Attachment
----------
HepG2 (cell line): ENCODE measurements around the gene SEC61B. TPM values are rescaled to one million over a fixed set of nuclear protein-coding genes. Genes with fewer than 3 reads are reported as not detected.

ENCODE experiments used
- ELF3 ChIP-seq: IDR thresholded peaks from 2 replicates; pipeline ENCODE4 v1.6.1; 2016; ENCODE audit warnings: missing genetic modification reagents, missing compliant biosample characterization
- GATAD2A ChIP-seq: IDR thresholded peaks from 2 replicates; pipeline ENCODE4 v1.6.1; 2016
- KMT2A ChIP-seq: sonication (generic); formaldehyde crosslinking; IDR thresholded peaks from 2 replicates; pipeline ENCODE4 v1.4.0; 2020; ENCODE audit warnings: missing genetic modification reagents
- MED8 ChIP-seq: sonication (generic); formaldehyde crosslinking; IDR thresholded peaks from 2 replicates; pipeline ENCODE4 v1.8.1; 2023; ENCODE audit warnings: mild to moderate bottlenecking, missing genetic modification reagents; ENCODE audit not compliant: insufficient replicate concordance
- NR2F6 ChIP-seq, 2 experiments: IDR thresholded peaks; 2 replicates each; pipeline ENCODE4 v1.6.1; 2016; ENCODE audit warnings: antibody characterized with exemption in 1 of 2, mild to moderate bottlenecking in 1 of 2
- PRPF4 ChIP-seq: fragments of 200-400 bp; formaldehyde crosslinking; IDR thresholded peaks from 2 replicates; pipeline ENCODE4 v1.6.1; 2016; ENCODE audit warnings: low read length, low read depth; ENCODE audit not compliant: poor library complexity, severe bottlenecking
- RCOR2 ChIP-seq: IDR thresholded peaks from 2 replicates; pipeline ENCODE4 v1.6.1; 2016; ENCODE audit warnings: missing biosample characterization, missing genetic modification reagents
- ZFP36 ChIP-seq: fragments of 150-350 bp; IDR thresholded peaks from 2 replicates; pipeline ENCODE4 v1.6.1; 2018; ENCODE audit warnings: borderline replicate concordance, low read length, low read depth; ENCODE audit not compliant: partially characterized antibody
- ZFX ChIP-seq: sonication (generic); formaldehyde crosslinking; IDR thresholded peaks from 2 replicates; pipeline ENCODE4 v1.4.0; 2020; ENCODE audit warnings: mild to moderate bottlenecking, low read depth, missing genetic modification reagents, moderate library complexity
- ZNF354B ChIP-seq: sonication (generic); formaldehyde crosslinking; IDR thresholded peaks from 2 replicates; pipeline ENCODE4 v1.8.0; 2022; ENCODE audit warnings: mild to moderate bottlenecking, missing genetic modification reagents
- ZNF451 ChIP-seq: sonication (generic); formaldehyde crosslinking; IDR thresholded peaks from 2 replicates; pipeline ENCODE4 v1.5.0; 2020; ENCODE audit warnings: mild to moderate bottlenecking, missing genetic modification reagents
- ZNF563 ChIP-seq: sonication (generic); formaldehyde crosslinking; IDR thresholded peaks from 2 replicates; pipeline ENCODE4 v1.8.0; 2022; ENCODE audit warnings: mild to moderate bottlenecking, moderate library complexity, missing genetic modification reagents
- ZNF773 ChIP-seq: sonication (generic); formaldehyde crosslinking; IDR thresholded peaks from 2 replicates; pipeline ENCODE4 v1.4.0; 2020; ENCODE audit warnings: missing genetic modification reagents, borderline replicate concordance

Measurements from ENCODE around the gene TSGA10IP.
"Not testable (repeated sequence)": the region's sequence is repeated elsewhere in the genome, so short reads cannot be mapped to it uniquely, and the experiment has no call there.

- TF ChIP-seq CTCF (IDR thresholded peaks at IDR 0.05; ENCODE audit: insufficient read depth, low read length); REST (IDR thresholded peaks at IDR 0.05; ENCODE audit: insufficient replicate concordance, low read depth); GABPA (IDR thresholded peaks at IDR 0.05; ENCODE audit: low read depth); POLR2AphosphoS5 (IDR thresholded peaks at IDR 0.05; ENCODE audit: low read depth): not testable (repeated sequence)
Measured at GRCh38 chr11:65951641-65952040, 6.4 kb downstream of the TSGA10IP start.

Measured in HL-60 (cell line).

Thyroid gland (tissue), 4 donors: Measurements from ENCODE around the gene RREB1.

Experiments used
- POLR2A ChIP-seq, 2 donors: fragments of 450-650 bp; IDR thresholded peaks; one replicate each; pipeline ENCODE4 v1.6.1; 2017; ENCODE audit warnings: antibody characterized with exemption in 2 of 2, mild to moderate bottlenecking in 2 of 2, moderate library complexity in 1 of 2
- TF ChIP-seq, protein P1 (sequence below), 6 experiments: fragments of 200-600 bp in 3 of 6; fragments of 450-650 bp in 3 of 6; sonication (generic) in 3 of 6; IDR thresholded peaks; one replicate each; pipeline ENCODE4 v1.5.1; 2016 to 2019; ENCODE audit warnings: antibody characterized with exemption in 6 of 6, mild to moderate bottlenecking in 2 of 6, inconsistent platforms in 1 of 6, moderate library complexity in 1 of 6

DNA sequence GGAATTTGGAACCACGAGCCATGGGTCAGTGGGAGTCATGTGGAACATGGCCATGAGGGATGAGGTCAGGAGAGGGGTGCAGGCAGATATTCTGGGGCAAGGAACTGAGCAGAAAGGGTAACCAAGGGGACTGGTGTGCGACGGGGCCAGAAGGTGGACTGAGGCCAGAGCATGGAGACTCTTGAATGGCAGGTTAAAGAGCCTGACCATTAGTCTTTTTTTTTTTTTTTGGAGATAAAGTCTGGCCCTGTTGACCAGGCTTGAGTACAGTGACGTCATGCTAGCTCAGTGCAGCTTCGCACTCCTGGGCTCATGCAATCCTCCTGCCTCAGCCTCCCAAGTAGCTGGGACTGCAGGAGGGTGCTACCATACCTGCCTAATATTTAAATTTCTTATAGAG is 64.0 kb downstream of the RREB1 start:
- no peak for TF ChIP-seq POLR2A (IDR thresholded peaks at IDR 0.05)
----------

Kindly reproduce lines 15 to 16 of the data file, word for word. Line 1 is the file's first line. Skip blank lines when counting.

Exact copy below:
- ZNF773 ChIP-seq: sonication (generic); formaldehyde crosslinking; IDR thresholded peaks from 2 replicates; pipeline ENCODE4 v1.4.0; 2020; ENCODE audit warnings: missing genetic modification reagents, borderline replicate concordance

Measurements from ENCODE around the gene TSGA10IP.